Has the time that your children have spent playing increased dramatically over the past few months? You may be concerned that the shift from school to home education decreased the amount of ‘learning’ and increased the amount of playing that your kids were doing. Or, you may be feeling guilty for encouraging your children to ‘go outside and play!’ when the juggle of working and learning from home becomes too much! Now that school is slowly starting to return to normal, you may be thinking to yourself “Did my kids do much learning over the past few months?”.
It may be of some comfort to you to know that playing is not only beneficial to parents’ sanity, but it’s also good for your kids too!
That’s right! Alongside more formal education, play is essential to a child’s emotional, physical and mental growth. What may look like simple ‘mucking around’ to an adult is, in fact, incredibly beneficial to our children’s health and wellbeing.
For us educators, the importance of play in childhood development is nothing new. Sometimes, however, it’s nice to be reminded that we are still doing right by our students by letting them have a bit of unstructured playtime.
Types of Play (and Why They’re Important for Childhood Development)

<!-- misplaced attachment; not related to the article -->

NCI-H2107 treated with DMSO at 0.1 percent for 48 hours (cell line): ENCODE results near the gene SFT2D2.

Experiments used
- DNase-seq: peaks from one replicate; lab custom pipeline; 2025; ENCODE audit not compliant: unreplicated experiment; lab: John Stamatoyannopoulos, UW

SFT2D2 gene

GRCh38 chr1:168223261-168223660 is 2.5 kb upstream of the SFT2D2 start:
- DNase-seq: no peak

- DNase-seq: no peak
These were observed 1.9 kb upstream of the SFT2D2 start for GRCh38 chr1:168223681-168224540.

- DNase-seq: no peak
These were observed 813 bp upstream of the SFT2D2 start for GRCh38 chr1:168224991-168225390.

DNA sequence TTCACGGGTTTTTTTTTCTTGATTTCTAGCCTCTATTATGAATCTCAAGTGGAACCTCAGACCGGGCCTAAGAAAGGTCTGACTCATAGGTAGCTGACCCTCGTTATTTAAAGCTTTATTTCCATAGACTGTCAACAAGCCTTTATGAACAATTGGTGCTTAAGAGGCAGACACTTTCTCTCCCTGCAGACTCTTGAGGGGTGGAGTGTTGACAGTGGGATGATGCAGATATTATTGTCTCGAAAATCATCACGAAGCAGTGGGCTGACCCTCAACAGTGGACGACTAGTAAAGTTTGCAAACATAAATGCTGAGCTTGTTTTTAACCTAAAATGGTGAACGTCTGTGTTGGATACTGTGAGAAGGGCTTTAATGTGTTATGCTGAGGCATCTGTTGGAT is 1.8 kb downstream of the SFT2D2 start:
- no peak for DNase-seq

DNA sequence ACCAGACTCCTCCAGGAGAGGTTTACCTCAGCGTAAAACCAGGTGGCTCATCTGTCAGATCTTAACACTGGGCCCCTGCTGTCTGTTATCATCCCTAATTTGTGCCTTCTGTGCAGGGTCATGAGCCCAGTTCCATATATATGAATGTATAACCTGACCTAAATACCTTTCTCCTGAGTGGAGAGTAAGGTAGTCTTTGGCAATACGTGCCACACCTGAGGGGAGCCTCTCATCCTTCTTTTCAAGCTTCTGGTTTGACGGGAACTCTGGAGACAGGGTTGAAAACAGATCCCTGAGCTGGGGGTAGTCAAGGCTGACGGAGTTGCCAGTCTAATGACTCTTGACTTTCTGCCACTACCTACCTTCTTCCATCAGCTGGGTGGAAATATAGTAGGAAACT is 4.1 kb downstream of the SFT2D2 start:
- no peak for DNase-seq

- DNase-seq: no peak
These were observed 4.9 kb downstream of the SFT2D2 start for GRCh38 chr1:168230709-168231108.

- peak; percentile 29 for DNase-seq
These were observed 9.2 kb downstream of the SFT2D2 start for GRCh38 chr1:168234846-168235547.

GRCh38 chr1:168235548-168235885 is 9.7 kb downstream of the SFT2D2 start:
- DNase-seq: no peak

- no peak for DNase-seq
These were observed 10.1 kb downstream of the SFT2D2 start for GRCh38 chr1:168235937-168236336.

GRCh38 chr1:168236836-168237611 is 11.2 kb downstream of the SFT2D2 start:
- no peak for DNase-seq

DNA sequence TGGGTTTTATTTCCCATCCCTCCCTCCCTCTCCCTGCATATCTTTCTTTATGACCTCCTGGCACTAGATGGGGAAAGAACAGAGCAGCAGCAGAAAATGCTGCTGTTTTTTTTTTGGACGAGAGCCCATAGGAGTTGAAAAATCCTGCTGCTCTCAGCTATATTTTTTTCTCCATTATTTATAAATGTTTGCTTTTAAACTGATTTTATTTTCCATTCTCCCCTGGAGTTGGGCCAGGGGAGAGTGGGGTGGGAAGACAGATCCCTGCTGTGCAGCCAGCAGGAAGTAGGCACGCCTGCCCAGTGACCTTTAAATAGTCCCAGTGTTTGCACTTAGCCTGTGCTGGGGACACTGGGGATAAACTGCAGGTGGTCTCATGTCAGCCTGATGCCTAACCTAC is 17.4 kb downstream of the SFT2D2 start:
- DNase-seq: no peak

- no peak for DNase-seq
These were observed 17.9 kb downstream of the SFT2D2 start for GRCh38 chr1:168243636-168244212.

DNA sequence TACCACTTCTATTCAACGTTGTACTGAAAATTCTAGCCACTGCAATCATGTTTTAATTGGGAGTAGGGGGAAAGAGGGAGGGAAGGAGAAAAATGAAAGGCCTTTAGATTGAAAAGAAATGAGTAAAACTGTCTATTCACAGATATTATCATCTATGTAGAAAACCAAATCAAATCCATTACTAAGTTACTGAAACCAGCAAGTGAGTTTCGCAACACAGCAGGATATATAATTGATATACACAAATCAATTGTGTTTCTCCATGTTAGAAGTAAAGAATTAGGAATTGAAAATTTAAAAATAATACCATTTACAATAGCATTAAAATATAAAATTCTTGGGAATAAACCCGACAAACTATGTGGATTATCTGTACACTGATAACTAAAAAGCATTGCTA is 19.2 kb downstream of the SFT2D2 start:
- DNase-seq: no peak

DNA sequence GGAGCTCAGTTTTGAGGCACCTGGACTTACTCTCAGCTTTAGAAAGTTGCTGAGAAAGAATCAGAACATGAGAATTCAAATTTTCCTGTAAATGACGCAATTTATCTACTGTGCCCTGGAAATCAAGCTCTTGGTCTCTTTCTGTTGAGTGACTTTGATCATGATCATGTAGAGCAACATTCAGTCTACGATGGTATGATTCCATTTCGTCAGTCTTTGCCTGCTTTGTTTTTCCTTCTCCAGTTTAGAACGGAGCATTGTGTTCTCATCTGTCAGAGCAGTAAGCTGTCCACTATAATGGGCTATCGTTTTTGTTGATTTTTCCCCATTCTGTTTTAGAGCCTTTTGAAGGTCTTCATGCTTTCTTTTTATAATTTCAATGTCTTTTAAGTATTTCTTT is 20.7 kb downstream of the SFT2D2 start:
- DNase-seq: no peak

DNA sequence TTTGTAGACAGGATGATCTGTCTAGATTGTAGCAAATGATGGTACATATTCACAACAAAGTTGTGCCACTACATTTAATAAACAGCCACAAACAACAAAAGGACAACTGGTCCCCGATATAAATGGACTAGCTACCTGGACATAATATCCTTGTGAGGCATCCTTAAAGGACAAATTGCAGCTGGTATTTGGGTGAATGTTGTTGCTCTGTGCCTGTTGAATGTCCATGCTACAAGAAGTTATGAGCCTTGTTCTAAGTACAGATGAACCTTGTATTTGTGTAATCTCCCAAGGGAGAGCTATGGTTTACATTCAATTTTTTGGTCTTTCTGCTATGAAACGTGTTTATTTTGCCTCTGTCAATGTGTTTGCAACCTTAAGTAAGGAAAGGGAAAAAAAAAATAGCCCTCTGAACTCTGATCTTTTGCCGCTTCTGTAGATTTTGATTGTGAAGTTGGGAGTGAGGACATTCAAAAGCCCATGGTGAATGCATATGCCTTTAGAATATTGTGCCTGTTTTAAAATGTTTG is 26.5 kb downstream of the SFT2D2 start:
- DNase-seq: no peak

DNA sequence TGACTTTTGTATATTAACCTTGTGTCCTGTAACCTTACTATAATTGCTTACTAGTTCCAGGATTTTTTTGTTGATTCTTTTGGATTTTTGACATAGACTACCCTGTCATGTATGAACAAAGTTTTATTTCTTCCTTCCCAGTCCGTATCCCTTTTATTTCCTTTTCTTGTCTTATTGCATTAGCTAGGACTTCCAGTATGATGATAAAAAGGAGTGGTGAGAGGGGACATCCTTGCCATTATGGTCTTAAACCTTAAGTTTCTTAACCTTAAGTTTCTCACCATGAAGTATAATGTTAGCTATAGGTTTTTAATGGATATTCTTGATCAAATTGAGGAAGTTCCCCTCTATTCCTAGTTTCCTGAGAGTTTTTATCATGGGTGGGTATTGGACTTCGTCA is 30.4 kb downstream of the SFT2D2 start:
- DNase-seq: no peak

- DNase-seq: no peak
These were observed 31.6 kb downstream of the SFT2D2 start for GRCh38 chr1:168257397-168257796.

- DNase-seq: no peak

You may be curious to know how play helps our kids, and what exactly it should look like. Do all types of play look the same? What types of play are our children engaging in?
Children play in different ways depending on their ages, moods, personalities and environments. Here, I will detail 11 different methods of play that children engage in. As well as this, I’ll help you understand the importance of play in childhood development – no matter what it looks like.
Sometimes, these different methods of playing are happening during the same activity! To help you see this, we’ve included some incredible illustrations that have been specially created by our talented designer Errol Hoffman.
We’ve all caught our children staring out the window – rather than reprimand them for daydreaming, we should be encouraging it!
While it may not look like playing, observing the world around them is a method of cognitive play and a fantastic way for children to learn. Internally questioning what they see, or imagining exciting things linked to their observations helps them to connect to the environment in which they live and builds their imagination, problem-solving skills, vocabulary… you name it!
Parallel play involves two children playing together but independently. They are enjoying different activities in the same environment and are not playing with each other.
Parallel play allows children to watch and mimic each other, and in doing so learn other points of view. It encourages social skills such as sharing and recognising social cues. Children usually participate in this type of play during their toddler years.
Similar to parallel play, associative play is the next step towards friendship and cooperation. In this type of play, children are participating in the same activity, but doing so independently.
You might like to think about children building a sandcastle. They are each building different, yet equally as important, parts of the castle. While they are doing this, they are engaging each other in conversation, socialising and cooperating by sharing tools and space.